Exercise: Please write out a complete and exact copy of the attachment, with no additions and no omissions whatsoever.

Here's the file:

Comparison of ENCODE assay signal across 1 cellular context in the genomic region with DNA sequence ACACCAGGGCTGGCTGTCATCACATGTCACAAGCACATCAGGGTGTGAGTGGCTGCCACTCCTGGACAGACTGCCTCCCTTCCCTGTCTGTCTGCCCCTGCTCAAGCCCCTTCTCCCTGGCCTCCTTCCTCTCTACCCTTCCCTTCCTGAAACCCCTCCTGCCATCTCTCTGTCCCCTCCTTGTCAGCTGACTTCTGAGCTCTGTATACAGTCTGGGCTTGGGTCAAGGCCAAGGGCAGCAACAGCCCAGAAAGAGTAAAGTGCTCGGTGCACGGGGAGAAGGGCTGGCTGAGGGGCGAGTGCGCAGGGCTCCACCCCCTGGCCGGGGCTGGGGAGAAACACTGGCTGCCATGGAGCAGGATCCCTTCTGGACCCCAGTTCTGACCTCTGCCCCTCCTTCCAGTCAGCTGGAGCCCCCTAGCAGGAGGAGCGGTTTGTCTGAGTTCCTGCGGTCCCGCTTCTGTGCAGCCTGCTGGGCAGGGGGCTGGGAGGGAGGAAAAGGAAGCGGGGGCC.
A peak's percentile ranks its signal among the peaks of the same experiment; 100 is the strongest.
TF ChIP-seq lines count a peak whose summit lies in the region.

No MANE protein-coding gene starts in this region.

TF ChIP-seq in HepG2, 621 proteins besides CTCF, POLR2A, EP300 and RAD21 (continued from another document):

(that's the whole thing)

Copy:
Comparison of ENCODE assay signal across 1 cellular context in the genomic region with DNA sequence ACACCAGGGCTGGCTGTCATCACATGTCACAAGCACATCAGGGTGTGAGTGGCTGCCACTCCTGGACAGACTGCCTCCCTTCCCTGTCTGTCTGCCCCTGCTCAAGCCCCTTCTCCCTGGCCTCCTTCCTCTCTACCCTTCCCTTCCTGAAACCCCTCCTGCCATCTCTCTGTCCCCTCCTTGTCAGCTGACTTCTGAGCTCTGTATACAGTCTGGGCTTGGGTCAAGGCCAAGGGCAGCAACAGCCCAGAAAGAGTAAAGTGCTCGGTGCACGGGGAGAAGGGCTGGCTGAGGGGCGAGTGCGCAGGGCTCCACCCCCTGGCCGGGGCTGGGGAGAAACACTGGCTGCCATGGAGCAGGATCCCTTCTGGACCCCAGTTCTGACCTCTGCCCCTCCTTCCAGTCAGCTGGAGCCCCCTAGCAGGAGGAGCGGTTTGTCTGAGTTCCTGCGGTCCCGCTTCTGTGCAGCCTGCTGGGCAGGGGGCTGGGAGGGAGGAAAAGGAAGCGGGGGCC.
A peak's percentile ranks its signal among the peaks of the same experiment; 100 is the strongest.
TF ChIP-seq lines count a peak whose summit lies in the region.

No MANE protein-coding gene starts in this region.

TF ChIP-seq in HepG2, 621 proteins besides CTCF, POLR2A, EP300 and RAD21 (continued from another document):